With specialist professionals becoming increasingly difficult to source in the external market, many organisations are developing the talent they need in-house. Consider providing meaningful upskilling opportunities for your current workforce that align with the skills your business needs, and encourage everyone to take personal responsibility for reskilling and engaging in continuous learning.
Businesses must use data to make informed decisions about training requirements: improved people analytics, psychometric assessments, predictive performance and AI can help employers to identify skills gaps in their workforce, before upskilling their talent to plug those gaps.
This development approach can create a positive experience for the employee, encouraging them to stay with the organisation for longer as they learn and progress in their career.
2. Buy – Go to the external market to find the best talent that cannot be built in-house in the timeframe required
Sometimes the speed at which business critical projects need to be delivered means that organisations don’t have the time to upskill a current employee. Instead, you need to deploy someone who already has the right capabilities to fill your skills gap.
In the most competitive, specialist markets, such as IT and engineering, employers need to work even harder to attract talent. This includes developing and showcasing a strong employee value proposition, a clear purpose for the organisation, commitment to social responsibility and a diverse workforce. Employers could also expect to pay a premium by offering a higher salary or other rewards.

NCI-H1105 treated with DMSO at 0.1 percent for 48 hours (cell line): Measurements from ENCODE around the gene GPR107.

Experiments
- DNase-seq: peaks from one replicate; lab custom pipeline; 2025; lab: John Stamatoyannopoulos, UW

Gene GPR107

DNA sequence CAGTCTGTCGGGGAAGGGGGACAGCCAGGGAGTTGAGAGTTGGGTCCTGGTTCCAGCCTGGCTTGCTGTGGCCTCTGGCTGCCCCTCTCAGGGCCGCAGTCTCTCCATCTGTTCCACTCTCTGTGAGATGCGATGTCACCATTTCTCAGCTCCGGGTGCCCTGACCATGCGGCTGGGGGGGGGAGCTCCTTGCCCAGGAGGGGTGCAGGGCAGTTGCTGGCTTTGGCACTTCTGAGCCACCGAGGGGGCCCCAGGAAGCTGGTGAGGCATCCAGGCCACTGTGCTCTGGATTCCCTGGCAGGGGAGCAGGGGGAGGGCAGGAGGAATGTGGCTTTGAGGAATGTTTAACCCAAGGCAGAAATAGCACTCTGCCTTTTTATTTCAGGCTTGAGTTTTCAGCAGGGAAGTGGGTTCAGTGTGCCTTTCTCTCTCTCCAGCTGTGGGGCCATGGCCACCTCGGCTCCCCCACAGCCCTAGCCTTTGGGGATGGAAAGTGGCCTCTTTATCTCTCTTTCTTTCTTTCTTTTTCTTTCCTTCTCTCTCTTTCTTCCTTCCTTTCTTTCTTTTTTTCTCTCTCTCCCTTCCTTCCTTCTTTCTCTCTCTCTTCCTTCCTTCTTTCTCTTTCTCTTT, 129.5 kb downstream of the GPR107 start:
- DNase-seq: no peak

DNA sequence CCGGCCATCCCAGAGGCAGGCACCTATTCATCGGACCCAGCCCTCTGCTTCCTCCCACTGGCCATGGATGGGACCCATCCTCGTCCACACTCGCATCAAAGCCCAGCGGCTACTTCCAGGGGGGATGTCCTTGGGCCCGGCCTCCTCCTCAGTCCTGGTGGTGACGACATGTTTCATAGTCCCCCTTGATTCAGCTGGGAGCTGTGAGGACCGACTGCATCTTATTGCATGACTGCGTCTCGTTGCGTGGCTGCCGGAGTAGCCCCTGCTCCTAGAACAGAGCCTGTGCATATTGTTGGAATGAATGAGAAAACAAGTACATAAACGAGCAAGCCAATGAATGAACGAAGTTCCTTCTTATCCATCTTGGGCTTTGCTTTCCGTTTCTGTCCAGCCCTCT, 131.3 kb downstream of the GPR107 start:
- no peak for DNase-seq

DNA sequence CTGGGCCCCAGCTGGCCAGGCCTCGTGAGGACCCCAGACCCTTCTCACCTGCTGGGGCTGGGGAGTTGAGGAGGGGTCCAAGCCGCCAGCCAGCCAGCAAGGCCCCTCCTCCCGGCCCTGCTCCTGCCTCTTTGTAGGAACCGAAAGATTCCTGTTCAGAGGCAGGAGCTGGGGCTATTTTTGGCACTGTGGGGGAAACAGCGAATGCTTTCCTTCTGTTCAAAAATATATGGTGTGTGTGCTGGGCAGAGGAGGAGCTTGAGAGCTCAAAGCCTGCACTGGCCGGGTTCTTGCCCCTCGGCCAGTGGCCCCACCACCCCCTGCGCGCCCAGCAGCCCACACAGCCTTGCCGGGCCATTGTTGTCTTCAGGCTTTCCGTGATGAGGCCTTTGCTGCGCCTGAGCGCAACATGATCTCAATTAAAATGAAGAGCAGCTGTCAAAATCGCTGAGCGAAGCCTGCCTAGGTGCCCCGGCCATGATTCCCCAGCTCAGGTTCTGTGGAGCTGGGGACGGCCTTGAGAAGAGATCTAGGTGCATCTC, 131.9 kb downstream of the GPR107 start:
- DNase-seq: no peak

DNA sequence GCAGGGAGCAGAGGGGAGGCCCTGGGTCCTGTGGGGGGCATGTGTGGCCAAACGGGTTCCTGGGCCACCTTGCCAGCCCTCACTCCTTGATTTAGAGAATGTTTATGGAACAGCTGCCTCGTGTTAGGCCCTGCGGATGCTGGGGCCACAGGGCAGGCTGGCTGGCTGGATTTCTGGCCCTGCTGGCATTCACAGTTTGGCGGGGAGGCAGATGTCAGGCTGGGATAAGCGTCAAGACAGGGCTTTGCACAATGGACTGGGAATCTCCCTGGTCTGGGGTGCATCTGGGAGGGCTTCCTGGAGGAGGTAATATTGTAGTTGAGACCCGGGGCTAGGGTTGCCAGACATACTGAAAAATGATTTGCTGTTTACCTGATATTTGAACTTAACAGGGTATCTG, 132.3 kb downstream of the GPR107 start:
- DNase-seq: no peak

3. Borrow – Cultivate communities of talent, including part-time, freelance, contract and temporary workers to complement existing skills
When you require talent for a short-term project, consider all the possibilities of who could fill that need to enhance the skill sets already established within the team. Whether it’s people from another area within your organisation taking up a secondment or global mobility programme, or external talent looking for remote, flexible or temporary/contract work, talent management solutions will be increasingly beneficial.
4. Bridge – Help people move on and move up to new roles inside or outside the organisation
Finally, assess whether workers can be reallocated to different areas of your business or whether they need help moving on and up to new roles –be that within your organisation or elsewhere. This is particularly important for roles which are becoming redundant – an important consideration after The World Economic Forum reported that humans and machines will split work-related tasks 50:50 by 2025, and organisations should work to identify and nurture talent with transferable skill sets.
Done effectively, this approach will help the organisation to optimise the skills they have and find alternative pathways for those whose skills no longer fit the business requirements.
“Helping people to upskill and reskill for in-demand roles remains the defining challenge of this decade. It was important before the pandemic and even more critical now – to create a better and more equitable workplace where everyone is able to unleash their full human potential.” – Jonas Prising, ManpowerGroup Chairman and CEO